An atopy-associated polymorphism in the ectodomain of the IL-4Rα chain (V50) regulates the persistence of STAT6 phosphorylation

Andrew Q. Ford, Nicola M. Heller, Linda Stephenson, Mark R. Boothby, Achsah D. Keegan

Research output: Contribution to journalArticlepeer-review

19 Scopus citations


Several commonly occurring polymorphisms in the IL-4Rαhave been associated with atopy in humans; the Q576R and the S503P polymorphisms reside in the cytoplasmic domain, whereas the I50 to V50 polymorphism resides in the extracellular domain of the IL-4Rα. The effects of these polymorphisms on signaling remain controversial. To determine the effect of the polymorphisms on IL-4 signaling in human cells, we stably transfected the human monocytic cell line U937 with murine IL-4Rα cDNA bearing the I or V at position 50 and the P503/R576 double mutant. Each form of the murine IL-4Rα mediated tyrosine phosphorylation of STAT6 in response to murine IL-4 treatment similar to the induction of tyrosine phosphorylation by human IL-4 signaling through the endogenous human IL-4Rα. After IL-4 removal, tyrosine-phosphorylated STAT6 rapidly decayed in cells expressing I50 or P503R576 murine IL-4Rα. In contrast, STAT6 remained significantly phosphorylated for several hours after murine IL-4 withdrawal in cells expressing the V50 polymorphism. This persistence in tyrosine-phosphorylated STAT6 was associated with persistence in CIS mRNA expression. Blocking IL-4 signaling during the decay phase using the JAK inhibitor AG490 or the anti-IL-4Rα Ab M1 abrogated the persistence of phosphorylated STAT6 observed in the V50-IL-4Rα-expressing cells. These results indicate that the V50 polymorphism promotes sustained STAT6 phosphorylation and that this process is mediated by continued engagement of IL-4Rα, suggesting enhanced responses of V50 IL-4R when IL-4 is limiting.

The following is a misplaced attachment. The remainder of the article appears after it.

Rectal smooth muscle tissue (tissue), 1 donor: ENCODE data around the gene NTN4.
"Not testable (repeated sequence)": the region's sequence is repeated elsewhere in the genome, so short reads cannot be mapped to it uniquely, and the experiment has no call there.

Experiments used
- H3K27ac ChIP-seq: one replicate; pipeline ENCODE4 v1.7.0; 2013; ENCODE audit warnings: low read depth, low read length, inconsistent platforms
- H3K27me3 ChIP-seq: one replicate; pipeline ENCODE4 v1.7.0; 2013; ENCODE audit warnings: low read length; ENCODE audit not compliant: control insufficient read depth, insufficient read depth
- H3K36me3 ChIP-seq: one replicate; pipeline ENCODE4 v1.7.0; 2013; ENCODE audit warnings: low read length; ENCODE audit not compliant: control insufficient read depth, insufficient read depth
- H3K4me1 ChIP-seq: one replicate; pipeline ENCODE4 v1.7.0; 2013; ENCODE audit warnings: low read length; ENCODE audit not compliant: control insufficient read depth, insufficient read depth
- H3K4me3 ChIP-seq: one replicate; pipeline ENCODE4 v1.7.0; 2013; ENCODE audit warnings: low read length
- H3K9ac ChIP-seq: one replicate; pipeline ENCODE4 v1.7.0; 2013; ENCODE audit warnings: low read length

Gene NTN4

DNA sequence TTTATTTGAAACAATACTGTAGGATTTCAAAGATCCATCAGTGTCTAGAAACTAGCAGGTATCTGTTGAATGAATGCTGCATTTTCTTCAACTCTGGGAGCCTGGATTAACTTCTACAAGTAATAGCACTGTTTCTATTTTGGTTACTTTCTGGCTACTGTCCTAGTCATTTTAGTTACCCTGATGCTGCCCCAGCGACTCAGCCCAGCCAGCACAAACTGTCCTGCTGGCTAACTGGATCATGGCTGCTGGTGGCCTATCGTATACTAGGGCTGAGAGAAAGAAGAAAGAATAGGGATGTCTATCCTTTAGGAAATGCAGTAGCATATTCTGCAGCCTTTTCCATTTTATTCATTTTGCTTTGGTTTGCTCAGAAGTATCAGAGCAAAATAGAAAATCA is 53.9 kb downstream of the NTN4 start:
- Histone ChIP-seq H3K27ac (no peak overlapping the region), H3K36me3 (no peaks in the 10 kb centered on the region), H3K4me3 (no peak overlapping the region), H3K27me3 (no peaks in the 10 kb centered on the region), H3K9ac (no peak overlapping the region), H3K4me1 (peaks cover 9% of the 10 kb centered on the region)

Original languageEnglish (US)
Pages (from-to)1607-1616
Number of pages10
JournalJournal of Immunology
Issue number3
StatePublished - Aug 1 2009
Externally publishedYes

ASJC Scopus subject areas

  • Immunology and Allergy
  • Immunology


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